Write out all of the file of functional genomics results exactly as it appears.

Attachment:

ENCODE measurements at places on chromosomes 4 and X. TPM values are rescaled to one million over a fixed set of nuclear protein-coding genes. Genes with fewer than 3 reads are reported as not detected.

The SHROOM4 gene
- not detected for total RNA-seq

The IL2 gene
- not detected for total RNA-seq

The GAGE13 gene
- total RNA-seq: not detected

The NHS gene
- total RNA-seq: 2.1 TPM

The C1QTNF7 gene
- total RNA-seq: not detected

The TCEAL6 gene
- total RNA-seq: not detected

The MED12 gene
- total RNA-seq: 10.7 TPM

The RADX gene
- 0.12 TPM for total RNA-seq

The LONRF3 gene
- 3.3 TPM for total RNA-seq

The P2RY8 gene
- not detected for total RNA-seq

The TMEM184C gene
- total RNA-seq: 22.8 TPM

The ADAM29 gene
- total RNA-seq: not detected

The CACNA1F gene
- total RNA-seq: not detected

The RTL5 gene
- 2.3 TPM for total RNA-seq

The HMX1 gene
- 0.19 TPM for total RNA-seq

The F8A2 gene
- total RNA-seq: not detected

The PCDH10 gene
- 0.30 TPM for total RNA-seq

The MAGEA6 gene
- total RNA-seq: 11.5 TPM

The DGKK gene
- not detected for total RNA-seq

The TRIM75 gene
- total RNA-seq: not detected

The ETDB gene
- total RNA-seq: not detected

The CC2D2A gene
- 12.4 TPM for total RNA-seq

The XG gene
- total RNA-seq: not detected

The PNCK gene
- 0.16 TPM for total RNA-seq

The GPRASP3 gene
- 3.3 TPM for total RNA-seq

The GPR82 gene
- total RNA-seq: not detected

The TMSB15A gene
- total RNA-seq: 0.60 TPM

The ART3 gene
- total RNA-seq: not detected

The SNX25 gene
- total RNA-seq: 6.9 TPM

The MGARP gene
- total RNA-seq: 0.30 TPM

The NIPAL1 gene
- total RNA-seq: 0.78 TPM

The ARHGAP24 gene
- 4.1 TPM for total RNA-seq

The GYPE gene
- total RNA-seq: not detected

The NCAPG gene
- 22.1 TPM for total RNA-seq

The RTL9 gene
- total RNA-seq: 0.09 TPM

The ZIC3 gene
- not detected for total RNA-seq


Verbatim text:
ENCODE measurements at places on chromosomes 4 and X. TPM values are rescaled to one million over a fixed set of nuclear protein-coding genes. Genes with fewer than 3 reads are reported as not detected.

The SHROOM4 gene
- not detected for total RNA-seq

The IL2 gene
- not detected for total RNA-seq

The GAGE13 gene
- total RNA-seq: not detected

The NHS gene
- total RNA-seq: 2.1 TPM

The C1QTNF7 gene
- total RNA-seq: not detected

The TCEAL6 gene
- total RNA-seq: not detected

The MED12 gene
- total RNA-seq: 10.7 TPM

The RADX gene
- 0.12 TPM for total RNA-seq

The LONRF3 gene
- 3.3 TPM for total RNA-seq

The P2RY8 gene
- not detected for total RNA-seq

The TMEM184C gene
- total RNA-seq: 22.8 TPM

The ADAM29 gene
- total RNA-seq: not detected

The CACNA1F gene
- total RNA-seq: not detected

The RTL5 gene
- 2.3 TPM for total RNA-seq

The HMX1 gene
- 0.19 TPM for total RNA-seq

The F8A2 gene
- total RNA-seq: not detected

The PCDH10 gene
- 0.30 TPM for total RNA-seq

The MAGEA6 gene
- total RNA-seq: 11.5 TPM

The DGKK gene
- not detected for total RNA-seq

The TRIM75 gene
- total RNA-seq: not detected

The ETDB gene
- total RNA-seq: not detected

The CC2D2A gene
- 12.4 TPM for total RNA-seq

The XG gene
- total RNA-seq: not detected

The PNCK gene
- 0.16 TPM for total RNA-seq

The GPRASP3 gene
- 3.3 TPM for total RNA-seq

The GPR82 gene
- total RNA-seq: not detected

The TMSB15A gene
- total RNA-seq: 0.60 TPM

The ART3 gene
- total RNA-seq: not detected

The SNX25 gene
- total RNA-seq: 6.9 TPM

The MGARP gene
- total RNA-seq: 0.30 TPM

The NIPAL1 gene
- total RNA-seq: 0.78 TPM

The ARHGAP24 gene
- 4.1 TPM for total RNA-seq

The GYPE gene
- total RNA-seq: not detected

The NCAPG gene
- 22.1 TPM for total RNA-seq

The RTL9 gene
- total RNA-seq: 0.09 TPM

The ZIC3 gene
- not detected for total RNA-seq